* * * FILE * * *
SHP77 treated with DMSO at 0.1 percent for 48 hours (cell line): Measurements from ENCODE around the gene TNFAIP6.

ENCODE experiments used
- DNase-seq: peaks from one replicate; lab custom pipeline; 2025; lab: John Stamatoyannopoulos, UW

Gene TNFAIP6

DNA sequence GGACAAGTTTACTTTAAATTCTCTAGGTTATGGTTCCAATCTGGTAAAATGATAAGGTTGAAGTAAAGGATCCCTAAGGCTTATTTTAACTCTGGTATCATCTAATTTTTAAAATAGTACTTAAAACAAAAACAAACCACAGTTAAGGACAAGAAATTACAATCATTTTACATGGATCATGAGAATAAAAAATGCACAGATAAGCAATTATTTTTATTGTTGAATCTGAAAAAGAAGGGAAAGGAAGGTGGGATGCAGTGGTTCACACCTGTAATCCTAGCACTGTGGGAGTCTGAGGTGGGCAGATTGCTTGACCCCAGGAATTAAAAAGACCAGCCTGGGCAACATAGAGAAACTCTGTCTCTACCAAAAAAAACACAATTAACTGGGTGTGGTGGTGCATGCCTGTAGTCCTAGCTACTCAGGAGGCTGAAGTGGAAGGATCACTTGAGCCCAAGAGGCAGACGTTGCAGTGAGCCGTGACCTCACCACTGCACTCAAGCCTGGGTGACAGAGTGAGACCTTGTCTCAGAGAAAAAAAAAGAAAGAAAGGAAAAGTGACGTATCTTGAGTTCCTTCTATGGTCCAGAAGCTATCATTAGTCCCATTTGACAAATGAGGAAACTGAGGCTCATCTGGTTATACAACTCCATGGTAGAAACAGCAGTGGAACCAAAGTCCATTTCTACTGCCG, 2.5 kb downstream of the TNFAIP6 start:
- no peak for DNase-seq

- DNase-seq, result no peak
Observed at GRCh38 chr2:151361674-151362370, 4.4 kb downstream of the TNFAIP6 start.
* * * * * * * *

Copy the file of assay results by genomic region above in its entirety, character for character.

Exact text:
SHP77 treated with DMSO at 0.1 percent for 48 hours (cell line): Measurements from ENCODE around the gene TNFAIP6.

ENCODE experiments used
- DNase-seq: peaks from one replicate; lab custom pipeline; 2025; lab: John Stamatoyannopoulos, UW

Gene TNFAIP6

DNA sequence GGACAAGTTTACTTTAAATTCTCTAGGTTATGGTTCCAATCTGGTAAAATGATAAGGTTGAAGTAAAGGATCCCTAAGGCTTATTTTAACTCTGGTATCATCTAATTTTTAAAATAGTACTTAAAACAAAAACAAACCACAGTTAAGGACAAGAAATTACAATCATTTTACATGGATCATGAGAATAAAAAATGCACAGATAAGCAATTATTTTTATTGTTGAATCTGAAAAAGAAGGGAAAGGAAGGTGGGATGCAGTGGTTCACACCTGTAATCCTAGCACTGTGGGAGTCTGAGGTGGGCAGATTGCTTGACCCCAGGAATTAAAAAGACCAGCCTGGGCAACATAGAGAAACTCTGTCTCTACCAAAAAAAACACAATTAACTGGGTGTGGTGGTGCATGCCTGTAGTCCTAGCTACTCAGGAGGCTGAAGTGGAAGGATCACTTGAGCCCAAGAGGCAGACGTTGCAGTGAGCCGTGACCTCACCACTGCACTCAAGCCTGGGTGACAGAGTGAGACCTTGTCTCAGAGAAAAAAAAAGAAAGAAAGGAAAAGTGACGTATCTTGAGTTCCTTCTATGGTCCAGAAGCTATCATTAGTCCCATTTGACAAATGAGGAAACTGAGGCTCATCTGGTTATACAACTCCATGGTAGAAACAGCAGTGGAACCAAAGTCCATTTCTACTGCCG, 2.5 kb downstream of the TNFAIP6 start:
- no peak for DNase-seq

- DNase-seq, result no peak
Observed at GRCh38 chr2:151361674-151362370, 4.4 kb downstream of the TNFAIP6 start.